Fall: Art In The Park, And Something In The Air

Last week I was in the South Carolina mountains and it hit me, not a great idea or a profound revelation, but rather the cool breezes and morning temperatures of fall. It was also a reminder of the unique things that occur during the fall in South Carolina State Parks.  

There are few views in South Carolina, or anywhere else for that matter, that compare to the view at Caesars Head State Park across the Dismal toward the back side of Table Rock Mountain. Regardless of the time of year, the view is spectacular. In spring, with a fresh blanket of green and even winter, where spots of green from the evergreens accent the bare branches of the hardwoods, all beneath a sky that seems to get even brighter blue as the temperatures drop. But it’s fall when the view really puts on a show. It’s the mixture of yellows, reds and greens that define the fall color of the Blue Ridge. 

This time of year the view is also above the trees at Caesars Head. The brilliant blue sky you’re familiar with suddenly changes, like the brewing of a thunderhead before a summer storm. The sky turns dark, not from clouds but from hawks, often hundreds of them. Caesars Head is a hot spot for hawk migration, one of nature’s most spectacular events. Each year thousands of hawks migrate south leaving their summer homes for warmer southern climates.  Caesars Head, located along the Appalachian Flyway, provides a unique viewing platform to witness this annual event. Migration begins in August and continues until early December with peak flights mid to late September. The annual migration takes a tremendous amount of energy and the hawks rely on rising warm air masses, called thermals, to obtain lift and soar with little to no energy.  As a bird enters a thermal, it gains altitude by circling upward on the rising central column of air, glides out and hitches a ride on the next thermal. This process allows migrating hawks to cover great distanc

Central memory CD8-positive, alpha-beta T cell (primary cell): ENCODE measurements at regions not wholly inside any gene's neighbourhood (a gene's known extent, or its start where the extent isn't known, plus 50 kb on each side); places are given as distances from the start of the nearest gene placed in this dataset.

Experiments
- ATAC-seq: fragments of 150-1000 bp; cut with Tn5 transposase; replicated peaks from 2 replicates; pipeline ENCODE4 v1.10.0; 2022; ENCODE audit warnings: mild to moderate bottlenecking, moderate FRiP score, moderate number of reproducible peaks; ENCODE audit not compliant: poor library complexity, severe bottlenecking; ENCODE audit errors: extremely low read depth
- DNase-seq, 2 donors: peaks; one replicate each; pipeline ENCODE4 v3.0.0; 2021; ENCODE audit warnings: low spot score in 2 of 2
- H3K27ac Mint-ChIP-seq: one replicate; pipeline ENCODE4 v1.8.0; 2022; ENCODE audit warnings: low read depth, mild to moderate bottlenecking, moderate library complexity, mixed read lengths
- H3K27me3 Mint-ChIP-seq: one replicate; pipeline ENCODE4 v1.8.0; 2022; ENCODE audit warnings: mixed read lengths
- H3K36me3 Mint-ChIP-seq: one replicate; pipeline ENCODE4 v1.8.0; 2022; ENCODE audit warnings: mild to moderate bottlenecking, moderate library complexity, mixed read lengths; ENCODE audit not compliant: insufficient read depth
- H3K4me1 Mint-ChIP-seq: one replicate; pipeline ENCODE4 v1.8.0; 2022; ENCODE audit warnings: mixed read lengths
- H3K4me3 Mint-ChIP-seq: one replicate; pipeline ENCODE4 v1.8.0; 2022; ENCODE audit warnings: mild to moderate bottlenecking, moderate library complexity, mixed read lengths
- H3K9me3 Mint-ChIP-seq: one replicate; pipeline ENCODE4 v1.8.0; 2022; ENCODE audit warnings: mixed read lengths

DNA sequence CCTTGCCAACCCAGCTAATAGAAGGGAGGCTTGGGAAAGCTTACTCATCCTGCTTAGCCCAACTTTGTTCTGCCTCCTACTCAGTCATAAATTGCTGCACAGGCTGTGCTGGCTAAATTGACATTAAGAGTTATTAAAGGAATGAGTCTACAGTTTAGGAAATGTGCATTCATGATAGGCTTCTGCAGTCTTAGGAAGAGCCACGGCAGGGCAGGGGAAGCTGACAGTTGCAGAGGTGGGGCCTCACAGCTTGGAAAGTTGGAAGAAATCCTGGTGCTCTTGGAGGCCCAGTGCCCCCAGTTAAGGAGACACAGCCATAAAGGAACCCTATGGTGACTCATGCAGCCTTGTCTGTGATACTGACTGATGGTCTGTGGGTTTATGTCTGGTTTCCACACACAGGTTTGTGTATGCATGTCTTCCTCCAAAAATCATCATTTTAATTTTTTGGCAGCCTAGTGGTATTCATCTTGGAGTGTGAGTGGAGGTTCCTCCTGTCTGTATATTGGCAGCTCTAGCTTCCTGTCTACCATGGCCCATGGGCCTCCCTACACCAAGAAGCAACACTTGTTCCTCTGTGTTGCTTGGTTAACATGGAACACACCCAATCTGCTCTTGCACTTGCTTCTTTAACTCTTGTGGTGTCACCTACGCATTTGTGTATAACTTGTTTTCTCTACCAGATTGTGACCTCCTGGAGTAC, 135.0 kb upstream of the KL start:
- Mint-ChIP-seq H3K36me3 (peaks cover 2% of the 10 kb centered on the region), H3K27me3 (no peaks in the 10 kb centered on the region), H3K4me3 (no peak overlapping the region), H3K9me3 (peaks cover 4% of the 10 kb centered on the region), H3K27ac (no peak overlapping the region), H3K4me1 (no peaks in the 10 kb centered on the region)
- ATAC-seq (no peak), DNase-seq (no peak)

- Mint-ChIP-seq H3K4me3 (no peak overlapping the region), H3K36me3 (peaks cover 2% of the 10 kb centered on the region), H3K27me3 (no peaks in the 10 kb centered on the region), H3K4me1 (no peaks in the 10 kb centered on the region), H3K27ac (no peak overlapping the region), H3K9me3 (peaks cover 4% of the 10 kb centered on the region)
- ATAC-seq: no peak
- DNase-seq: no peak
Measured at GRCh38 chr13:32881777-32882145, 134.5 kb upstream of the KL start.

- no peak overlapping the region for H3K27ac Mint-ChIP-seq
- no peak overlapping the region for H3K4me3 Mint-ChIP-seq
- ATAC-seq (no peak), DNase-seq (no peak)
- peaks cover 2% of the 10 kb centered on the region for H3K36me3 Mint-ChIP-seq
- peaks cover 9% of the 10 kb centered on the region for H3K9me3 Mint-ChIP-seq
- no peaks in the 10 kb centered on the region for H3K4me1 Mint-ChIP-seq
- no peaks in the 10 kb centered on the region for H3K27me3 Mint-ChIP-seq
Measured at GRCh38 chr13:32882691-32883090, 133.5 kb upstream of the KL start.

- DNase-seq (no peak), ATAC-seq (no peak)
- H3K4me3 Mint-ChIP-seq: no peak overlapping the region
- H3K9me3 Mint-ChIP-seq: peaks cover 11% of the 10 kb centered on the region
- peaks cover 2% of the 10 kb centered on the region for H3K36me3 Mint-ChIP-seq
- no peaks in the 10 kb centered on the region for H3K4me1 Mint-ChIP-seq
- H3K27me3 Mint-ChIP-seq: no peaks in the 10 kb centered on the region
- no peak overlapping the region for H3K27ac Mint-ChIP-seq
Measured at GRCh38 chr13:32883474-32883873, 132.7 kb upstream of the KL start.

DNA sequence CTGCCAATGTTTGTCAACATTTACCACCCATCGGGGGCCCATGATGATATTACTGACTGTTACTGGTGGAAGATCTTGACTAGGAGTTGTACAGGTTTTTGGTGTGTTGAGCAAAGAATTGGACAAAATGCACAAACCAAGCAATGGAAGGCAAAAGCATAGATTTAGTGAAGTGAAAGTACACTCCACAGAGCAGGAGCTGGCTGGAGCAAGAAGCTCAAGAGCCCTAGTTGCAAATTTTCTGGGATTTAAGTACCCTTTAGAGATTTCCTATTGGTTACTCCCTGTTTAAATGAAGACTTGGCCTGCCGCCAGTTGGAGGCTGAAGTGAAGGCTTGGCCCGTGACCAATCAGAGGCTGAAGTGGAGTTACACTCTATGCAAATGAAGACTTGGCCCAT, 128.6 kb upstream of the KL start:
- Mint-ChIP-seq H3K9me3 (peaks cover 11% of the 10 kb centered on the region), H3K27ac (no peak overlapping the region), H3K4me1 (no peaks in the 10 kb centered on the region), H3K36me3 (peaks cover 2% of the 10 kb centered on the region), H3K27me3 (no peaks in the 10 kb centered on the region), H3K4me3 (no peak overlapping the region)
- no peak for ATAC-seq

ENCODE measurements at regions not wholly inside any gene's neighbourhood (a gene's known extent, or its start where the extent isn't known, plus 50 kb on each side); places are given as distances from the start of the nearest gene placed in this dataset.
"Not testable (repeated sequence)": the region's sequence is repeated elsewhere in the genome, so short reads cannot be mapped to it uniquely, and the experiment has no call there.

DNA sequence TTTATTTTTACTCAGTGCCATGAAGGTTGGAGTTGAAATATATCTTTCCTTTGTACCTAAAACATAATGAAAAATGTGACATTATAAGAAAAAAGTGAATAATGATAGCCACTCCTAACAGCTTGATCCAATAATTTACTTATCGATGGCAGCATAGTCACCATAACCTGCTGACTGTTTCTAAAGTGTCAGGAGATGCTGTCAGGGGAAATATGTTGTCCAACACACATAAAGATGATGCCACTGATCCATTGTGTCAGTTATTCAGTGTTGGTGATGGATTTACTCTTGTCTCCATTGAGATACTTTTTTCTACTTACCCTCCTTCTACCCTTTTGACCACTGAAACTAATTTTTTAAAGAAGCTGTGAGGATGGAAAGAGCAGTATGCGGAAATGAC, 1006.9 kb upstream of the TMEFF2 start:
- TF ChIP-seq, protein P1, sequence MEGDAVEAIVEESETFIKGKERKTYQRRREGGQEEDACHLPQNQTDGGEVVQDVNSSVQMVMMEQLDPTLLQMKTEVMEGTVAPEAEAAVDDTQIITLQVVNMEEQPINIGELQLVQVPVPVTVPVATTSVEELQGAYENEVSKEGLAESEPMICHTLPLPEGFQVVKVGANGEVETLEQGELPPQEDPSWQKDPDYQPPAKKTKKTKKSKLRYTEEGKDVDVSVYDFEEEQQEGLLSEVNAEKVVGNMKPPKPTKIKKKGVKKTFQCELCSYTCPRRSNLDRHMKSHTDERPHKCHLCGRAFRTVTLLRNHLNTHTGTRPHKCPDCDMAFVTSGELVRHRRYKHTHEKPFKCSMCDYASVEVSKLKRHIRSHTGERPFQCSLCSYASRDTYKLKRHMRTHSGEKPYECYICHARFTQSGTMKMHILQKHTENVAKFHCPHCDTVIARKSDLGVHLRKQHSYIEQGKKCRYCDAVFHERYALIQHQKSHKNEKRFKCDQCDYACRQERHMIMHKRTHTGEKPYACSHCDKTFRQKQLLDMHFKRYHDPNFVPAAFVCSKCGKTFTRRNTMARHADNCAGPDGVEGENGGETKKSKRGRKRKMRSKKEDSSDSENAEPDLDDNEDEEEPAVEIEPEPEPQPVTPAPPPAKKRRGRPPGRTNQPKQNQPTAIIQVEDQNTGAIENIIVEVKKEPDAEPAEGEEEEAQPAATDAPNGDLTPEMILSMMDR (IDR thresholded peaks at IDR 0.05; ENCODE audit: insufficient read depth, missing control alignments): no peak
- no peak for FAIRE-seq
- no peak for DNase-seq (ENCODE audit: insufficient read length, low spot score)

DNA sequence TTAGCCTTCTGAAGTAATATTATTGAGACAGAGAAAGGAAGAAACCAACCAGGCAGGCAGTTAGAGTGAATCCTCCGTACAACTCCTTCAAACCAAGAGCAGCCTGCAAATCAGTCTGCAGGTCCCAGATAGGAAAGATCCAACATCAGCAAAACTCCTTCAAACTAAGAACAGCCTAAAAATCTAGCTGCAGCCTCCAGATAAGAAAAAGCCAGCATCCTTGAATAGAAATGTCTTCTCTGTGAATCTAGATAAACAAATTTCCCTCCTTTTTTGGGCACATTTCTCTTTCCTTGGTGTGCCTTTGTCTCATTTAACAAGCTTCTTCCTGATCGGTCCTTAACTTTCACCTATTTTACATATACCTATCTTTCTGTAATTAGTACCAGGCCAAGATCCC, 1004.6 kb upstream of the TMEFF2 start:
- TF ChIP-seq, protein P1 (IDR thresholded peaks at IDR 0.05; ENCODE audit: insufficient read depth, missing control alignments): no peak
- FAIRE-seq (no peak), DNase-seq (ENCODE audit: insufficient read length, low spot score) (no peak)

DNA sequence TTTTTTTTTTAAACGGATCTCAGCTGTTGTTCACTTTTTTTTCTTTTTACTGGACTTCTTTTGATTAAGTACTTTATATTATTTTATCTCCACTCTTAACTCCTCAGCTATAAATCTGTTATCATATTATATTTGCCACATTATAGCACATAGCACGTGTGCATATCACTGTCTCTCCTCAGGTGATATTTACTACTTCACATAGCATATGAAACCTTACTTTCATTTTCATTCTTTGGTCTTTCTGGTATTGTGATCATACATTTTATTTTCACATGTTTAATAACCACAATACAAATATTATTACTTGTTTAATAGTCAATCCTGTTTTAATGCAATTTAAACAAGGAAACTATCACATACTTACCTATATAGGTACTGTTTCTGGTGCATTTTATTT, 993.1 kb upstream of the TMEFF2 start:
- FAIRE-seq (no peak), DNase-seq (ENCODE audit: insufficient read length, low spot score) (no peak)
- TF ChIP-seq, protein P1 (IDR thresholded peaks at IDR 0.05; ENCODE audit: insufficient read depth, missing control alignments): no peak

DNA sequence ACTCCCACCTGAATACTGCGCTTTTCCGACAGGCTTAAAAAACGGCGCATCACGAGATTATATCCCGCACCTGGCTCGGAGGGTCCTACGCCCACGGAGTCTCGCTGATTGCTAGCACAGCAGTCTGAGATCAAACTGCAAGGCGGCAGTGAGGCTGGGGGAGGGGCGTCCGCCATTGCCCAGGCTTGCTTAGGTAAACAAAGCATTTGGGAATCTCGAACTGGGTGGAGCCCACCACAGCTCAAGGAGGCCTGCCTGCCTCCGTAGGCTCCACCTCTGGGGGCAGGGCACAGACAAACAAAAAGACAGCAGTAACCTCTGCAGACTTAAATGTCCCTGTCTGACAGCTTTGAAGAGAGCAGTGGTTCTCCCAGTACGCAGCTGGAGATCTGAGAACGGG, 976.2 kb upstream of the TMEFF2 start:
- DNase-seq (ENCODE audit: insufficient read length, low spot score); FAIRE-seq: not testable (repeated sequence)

es using very little of their own energy. Talk about hitching a ride! The seasonal migration occurs like clockwork, and is one of those annual events in nature that you’ve got to experience.  

While the hawks are migrating in the mountains, the artisans are gathering at Atalaya for the annual Arts and Crafts festival at
 Huntington Beach State Park. Atalaya was the winter home of Archer and Anna Hyatt Huntington. Ann Hyatt Huntington was a noted sculptress, and her winter home is now home to the Atalaya Festival. A trip inside the home takes you back to another era
: long halls, dark corners, unique architecture, and a sense of history. The original
 ironwork on the doors, brick work, fireplaces and the skylight in Mrs. Huntington’s studio transport you to a bygone era- feel Anna Hyatt Huntington’s inspiration!  You’ll see her inspiration come to life as you walk among new artisans showcasing their work.
The artwork continues throughout the month of October as South Carolina hosts one of the longest fall leaf seasons in the nation.  The fall colors seem to pour off the palette from the mountains down to the sea ushering in winter and the holidays.  It’s my favorite time of the year, the fall. It’s time for campfires and memories, time for Halloween camping and fall hikes, time for that southern tradition of taking walks on the beach in flip flops and sweat shirts.  There is something in air and I can’t wait!


See you in the parks!
Phil